Life is a Short, Painful Heartache
1 March 2020 AM – Ecclesiastes 1:3-18 – Ecc20 – Scott Childs

Introduction: Last week, we learned that Solomon probably wrote the book of Ecclesiastes to a young philosopher. In it, he gives frustrating examples of how life under the sun (earthly life) does not make sense. It is vanity or empty. These frustrating examples or disturbing reflections act as goads that poke us to get us to think about life. As he progresses, Solomon indicates that the missing ingredient is God.

Transition: This morning, we are going to examine three goads that Solomon identifies to get us to think about our need for God.

The first goad is …

1.        All Labour on Earth is Short-lived (v.3-11)

a.         Labour under the sun is unprofitable (v.3)
1)         This is not a statement to discourage work.
2)         It is a goad that any profit gained in this life is short-lived at best. You cannot take it with you when you die. Jesus said, (Matthew 6:20) “But lay up for yourselves treasures in heaven, where neither moth nor rust doth corrupt, and where thieves do not break through nor steal:”
b.         Life is brief, but the earth plods on
1)         Life is just the dash between two dates on a tombstone (v.4) Life is here today and gone tomorrow. The earth has been here for 6,000 years and is still going strong.
2)         The sun follows its daily cycle of sunrise and sunset (v.5). It has followed that cycle since 4th day of Creation.
3)         The wind follows its repeated cycles (v.6). There are basic patterns of air circulation. Warm air that has been heated at the equator rises, and at high altitudes flows north or south. As it cools, it drops to the earth and flows towards the equator again. Solomon was a wise man!
4)         The sea water cycles continually (v.7). God gave Solomon wisdom to understand the evaporation cycle long before “modern man” figured it out. It is foolish to think that such a complex cycle evolved by chance.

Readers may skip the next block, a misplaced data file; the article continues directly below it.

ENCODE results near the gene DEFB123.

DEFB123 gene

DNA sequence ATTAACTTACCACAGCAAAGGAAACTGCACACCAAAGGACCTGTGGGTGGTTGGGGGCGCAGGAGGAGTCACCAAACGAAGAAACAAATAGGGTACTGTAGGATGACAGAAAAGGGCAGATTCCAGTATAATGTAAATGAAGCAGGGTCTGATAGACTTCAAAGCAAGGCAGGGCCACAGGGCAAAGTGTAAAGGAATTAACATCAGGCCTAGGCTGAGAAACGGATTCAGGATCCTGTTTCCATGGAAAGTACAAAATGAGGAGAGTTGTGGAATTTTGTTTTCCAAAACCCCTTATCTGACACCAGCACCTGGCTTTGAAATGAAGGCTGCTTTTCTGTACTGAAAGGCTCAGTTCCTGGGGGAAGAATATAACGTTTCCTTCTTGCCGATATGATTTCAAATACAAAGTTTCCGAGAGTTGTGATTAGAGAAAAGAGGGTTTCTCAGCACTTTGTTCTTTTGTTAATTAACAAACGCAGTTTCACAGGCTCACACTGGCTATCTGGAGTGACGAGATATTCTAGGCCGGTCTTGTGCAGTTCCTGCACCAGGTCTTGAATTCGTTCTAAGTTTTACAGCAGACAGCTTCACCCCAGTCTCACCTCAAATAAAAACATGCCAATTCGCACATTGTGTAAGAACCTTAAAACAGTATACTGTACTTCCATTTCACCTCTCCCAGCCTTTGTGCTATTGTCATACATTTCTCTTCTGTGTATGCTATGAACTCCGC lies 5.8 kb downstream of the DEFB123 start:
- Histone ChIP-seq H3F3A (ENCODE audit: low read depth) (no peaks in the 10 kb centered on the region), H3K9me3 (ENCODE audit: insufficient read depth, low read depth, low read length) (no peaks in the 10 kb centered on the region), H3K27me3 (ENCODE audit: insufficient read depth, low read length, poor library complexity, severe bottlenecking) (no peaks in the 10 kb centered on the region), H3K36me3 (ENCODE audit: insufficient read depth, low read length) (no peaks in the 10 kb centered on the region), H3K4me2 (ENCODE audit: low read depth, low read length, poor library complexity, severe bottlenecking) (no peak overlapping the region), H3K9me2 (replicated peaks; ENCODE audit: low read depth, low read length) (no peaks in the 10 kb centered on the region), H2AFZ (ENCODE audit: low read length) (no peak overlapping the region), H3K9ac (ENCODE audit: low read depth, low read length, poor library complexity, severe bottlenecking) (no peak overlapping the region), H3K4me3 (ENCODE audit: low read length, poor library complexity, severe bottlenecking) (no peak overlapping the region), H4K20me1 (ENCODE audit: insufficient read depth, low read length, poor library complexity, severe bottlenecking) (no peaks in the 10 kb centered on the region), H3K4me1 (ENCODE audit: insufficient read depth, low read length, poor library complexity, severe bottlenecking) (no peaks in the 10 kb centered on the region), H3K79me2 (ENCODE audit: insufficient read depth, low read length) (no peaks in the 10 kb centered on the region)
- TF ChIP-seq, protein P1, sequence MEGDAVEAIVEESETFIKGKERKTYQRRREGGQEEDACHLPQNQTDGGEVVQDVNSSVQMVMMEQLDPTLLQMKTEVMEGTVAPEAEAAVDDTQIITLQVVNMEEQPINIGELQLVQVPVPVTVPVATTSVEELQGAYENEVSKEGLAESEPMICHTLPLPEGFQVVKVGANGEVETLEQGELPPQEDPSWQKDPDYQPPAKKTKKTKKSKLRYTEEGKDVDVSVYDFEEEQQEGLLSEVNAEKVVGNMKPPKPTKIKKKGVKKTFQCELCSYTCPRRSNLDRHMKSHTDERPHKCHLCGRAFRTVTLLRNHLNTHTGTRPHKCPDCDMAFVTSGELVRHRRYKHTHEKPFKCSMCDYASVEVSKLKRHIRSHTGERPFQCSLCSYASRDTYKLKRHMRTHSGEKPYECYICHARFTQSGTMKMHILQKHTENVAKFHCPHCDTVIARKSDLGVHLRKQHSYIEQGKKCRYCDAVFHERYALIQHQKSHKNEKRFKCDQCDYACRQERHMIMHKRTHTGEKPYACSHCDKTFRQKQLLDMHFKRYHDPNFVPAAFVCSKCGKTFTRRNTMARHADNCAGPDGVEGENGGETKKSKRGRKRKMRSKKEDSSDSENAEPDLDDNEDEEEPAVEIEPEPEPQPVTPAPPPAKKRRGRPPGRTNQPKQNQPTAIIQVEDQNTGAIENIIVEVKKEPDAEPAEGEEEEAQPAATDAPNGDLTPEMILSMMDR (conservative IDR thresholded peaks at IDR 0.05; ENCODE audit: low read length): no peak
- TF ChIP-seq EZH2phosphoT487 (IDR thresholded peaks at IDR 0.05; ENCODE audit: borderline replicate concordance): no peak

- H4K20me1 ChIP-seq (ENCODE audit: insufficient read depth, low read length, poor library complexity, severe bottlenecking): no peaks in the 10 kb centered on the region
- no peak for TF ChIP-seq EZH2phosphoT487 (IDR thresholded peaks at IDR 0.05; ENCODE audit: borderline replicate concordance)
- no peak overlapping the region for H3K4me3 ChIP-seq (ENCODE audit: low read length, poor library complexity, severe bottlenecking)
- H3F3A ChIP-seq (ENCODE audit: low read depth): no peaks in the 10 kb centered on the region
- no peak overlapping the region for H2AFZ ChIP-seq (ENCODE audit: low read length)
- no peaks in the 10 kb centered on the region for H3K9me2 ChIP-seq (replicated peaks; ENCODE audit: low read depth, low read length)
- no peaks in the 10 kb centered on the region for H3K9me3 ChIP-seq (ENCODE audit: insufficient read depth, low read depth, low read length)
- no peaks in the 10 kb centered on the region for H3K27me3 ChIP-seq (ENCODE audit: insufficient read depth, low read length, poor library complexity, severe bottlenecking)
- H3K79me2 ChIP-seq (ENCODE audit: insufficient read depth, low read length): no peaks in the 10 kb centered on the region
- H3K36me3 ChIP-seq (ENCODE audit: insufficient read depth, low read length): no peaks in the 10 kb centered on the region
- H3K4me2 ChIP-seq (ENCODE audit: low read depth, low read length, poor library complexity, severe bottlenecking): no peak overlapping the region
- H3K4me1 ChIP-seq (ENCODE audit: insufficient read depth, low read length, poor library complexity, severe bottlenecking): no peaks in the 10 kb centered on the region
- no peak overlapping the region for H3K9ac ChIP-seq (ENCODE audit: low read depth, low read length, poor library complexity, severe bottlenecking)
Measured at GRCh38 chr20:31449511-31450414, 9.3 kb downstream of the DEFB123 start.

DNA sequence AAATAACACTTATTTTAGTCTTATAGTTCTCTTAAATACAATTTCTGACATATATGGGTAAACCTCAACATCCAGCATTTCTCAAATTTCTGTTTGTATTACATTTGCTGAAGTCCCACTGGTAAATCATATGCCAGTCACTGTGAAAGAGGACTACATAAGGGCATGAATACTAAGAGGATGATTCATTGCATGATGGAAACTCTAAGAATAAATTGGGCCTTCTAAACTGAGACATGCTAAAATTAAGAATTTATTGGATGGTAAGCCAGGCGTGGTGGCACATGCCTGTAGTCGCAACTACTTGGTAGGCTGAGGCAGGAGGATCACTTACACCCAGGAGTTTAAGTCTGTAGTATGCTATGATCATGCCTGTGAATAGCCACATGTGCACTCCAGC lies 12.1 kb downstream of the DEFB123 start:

5)         Reflecting on nature is designed to humble man. (Berg)
c.          Life is full of labour (i.e., weariness) (v.8)
1)         Man cannot explain the wearisome cycles of the sun, wind and water. Man cannot utter it. Solomon is saying, “My examples are just the tip of the iceberg, we could never exhaust this subject.” (Dunagan)
2)         Eyes are never satisfied with what they see. One beautiful sight increases the desire to see another breath-taking sight. You will never see all that God has created.
3)         Ears are never filled with what they hear. Nature contains endless things to hear, singing birds, humming bees, chirping crickets, rushing water, pounding thunder, etc.
4)         Nature continues but man is very limited.
d.         Nothing is new in all the life cycles, (v.9-11)
1)         God’s creation has been operating for 6,000 years (v.9). Though man has discovered many secrets about God’s creation, none of them is new to God.
2)         Nothing is new under the sun (v.10). God is not saying that man has not made new discoveries and new advancements in technology. He is saying that none of those so-called “new” things is really new. God created the elements, materials, and intelligence behind every one. In addition, ancient history hides many mysteries that modern man cannot comprehend. Man cannot explain the erecting of thousands of pyramids around the world, the huge megalithic stone jars in Laos, the giant rock spheres of Costa Rica, the incredible Sajama Lines of Bolivia and many other mysteries. Ancient civilizations were far from ignorant. Sometimes we just rediscover things they knew thousands of years ago.
3)         As things cycle, the past is forgotten (v.11). Even man’s good efforts are soon forgotten.
All labour on earth is short-lived. The second goad is …

2.        Seeking to Understand Life is Painful (v.12-15)
a.         Examining life is an unpleasant task (v.12-13)
1)         Solomon should know.
a)         He was king over Israel.